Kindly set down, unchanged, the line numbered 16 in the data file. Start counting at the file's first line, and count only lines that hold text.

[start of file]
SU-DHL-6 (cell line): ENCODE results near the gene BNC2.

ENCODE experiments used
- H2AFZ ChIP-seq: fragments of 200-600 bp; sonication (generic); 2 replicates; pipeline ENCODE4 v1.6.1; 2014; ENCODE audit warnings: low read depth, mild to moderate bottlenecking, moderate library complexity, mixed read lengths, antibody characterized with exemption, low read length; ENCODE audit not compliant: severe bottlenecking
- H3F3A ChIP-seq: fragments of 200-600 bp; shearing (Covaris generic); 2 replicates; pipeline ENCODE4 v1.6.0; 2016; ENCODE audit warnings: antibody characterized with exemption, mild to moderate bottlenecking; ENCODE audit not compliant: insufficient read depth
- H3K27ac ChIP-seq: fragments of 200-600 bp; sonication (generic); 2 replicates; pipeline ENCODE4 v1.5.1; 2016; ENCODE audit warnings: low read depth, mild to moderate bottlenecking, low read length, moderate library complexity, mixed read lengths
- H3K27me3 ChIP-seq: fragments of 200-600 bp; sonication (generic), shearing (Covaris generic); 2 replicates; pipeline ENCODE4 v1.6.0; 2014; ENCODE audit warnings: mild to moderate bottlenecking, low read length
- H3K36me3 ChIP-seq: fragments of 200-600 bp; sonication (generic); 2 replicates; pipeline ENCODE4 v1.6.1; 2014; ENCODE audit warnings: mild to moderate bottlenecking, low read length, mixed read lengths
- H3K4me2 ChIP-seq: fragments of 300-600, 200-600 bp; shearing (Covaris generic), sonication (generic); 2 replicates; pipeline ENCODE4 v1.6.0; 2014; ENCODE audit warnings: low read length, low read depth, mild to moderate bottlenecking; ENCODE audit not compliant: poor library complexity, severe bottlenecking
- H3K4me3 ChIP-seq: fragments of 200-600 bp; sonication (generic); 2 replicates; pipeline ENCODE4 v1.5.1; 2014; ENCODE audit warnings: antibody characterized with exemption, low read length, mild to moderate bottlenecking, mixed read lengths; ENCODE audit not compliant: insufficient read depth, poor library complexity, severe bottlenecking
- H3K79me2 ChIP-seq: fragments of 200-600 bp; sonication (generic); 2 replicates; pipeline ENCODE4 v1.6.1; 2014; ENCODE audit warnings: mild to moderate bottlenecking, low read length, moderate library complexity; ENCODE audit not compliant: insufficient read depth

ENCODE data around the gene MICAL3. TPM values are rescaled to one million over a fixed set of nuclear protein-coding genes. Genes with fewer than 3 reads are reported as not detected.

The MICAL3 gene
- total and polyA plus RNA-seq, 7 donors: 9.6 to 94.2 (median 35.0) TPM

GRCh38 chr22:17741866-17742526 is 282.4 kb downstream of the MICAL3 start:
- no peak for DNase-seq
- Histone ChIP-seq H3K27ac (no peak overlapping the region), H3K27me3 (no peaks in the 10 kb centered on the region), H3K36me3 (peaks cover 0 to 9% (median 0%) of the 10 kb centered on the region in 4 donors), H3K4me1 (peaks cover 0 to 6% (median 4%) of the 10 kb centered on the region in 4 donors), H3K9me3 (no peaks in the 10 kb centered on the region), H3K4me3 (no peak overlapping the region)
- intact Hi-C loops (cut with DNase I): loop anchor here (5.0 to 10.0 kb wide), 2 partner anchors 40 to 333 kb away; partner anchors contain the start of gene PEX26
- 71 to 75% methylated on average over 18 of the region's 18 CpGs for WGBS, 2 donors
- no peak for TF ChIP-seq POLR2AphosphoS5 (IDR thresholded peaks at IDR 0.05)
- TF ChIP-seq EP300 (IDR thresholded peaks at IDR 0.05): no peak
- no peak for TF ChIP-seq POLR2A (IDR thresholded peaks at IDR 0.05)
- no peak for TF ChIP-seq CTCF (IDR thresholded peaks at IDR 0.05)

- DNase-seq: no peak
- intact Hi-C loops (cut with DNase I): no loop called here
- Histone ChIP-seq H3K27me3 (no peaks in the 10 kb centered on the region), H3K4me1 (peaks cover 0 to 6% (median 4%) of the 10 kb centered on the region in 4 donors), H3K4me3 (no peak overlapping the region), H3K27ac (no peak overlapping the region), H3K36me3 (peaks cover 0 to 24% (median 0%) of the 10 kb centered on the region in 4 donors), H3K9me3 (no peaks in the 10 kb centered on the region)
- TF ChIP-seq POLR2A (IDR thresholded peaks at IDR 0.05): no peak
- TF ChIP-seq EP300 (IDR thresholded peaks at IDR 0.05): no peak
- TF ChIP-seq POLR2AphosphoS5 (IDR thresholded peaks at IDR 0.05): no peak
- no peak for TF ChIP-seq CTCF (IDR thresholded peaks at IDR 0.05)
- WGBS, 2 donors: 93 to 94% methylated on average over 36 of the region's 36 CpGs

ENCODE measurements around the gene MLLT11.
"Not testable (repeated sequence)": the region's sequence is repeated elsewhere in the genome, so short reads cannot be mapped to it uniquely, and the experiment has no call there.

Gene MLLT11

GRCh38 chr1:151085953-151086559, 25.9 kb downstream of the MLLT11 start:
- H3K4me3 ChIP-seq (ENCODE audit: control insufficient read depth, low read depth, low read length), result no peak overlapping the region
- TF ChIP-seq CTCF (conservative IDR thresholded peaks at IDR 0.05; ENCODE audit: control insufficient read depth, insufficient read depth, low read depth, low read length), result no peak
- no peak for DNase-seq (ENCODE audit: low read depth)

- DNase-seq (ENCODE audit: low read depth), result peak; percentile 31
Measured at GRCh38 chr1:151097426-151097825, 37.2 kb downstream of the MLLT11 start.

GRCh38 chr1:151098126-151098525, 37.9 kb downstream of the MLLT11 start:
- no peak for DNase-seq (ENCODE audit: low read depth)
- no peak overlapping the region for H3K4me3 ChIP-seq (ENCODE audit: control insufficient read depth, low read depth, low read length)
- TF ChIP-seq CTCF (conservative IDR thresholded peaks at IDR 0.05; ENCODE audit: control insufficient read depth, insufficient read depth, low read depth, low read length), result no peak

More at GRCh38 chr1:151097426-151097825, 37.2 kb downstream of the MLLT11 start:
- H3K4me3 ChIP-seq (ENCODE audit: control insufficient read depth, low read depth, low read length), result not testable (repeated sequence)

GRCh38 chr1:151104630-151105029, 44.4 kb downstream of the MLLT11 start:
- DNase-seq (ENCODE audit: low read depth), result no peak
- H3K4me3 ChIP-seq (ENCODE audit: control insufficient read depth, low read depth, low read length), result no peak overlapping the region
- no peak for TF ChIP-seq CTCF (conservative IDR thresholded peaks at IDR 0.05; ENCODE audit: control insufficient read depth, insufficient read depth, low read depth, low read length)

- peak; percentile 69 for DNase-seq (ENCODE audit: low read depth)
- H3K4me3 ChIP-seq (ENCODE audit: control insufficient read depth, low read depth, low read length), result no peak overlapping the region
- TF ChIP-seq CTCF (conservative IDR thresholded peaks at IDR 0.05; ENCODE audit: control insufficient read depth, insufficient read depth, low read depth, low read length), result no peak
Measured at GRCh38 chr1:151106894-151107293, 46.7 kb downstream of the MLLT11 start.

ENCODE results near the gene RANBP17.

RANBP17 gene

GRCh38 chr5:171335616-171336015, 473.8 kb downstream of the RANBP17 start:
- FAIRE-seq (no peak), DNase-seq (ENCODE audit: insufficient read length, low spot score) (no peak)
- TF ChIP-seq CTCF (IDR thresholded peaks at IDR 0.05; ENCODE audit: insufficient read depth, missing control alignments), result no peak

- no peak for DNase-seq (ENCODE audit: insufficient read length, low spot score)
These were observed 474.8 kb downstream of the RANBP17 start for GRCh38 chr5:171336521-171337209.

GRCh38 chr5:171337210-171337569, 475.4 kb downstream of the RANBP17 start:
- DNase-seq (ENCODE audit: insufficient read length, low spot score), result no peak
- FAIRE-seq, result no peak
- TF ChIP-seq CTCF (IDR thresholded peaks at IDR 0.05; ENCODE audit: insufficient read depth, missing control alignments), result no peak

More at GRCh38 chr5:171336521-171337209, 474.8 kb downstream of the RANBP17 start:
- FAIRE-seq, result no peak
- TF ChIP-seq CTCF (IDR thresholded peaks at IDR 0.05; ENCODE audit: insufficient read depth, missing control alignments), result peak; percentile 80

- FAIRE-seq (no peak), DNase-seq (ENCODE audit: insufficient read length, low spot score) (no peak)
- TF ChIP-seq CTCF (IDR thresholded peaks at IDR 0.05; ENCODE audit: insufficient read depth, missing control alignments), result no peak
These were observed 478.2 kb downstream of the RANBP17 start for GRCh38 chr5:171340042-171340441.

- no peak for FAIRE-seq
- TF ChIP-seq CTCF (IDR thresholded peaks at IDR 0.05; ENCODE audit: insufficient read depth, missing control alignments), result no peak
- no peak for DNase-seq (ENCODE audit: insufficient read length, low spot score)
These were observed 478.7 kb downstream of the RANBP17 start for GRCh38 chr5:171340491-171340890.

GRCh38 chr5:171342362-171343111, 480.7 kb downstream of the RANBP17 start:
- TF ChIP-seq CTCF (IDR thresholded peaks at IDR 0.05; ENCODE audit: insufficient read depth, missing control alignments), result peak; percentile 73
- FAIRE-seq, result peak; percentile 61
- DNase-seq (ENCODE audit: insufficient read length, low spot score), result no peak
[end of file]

- Histone ChIP-seq H3K27ac (no peak overlapping the region), H3K27me3 (no peaks in the 10 kb centered on the region), H3K36me3 (peaks cover 0 to 9% (median 0%) of the 10 kb centered on the region in 4 donors), H3K4me1 (peaks cover 0 to 6% (median 4%) of the 10 kb centered on the region in 4 donors), H3K9me3 (no peaks in the 10 kb centered on the region), H3K4me3 (no peak overlapping the region)